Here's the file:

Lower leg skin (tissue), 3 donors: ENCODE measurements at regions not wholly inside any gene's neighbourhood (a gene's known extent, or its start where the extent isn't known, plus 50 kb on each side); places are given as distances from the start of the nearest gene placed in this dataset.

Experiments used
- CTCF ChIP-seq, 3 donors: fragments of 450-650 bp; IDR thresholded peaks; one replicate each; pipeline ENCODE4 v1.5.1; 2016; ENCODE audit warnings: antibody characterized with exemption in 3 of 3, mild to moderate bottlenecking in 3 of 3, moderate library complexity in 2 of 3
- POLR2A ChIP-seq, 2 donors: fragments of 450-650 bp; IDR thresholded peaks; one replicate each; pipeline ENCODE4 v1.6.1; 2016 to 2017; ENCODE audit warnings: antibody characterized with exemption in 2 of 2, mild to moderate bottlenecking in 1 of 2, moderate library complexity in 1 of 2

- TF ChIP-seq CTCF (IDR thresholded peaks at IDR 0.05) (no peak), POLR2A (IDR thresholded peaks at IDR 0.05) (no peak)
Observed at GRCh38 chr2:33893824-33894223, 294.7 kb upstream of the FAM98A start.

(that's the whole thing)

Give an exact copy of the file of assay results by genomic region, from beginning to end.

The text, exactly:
Lower leg skin (tissue), 3 donors: ENCODE measurements at regions not wholly inside any gene's neighbourhood (a gene's known extent, or its start where the extent isn't known, plus 50 kb on each side); places are given as distances from the start of the nearest gene placed in this dataset.

Experiments used
- CTCF ChIP-seq, 3 donors: fragments of 450-650 bp; IDR thresholded peaks; one replicate each; pipeline ENCODE4 v1.5.1; 2016; ENCODE audit warnings: antibody characterized with exemption in 3 of 3, mild to moderate bottlenecking in 3 of 3, moderate library complexity in 2 of 3
- POLR2A ChIP-seq, 2 donors: fragments of 450-650 bp; IDR thresholded peaks; one replicate each; pipeline ENCODE4 v1.6.1; 2016 to 2017; ENCODE audit warnings: antibody characterized with exemption in 2 of 2, mild to moderate bottlenecking in 1 of 2, moderate library complexity in 1 of 2

- TF ChIP-seq CTCF (IDR thresholded peaks at IDR 0.05) (no peak), POLR2A (IDR thresholded peaks at IDR 0.05) (no peak)
Observed at GRCh38 chr2:33893824-33894223, 294.7 kb upstream of the FAM98A start.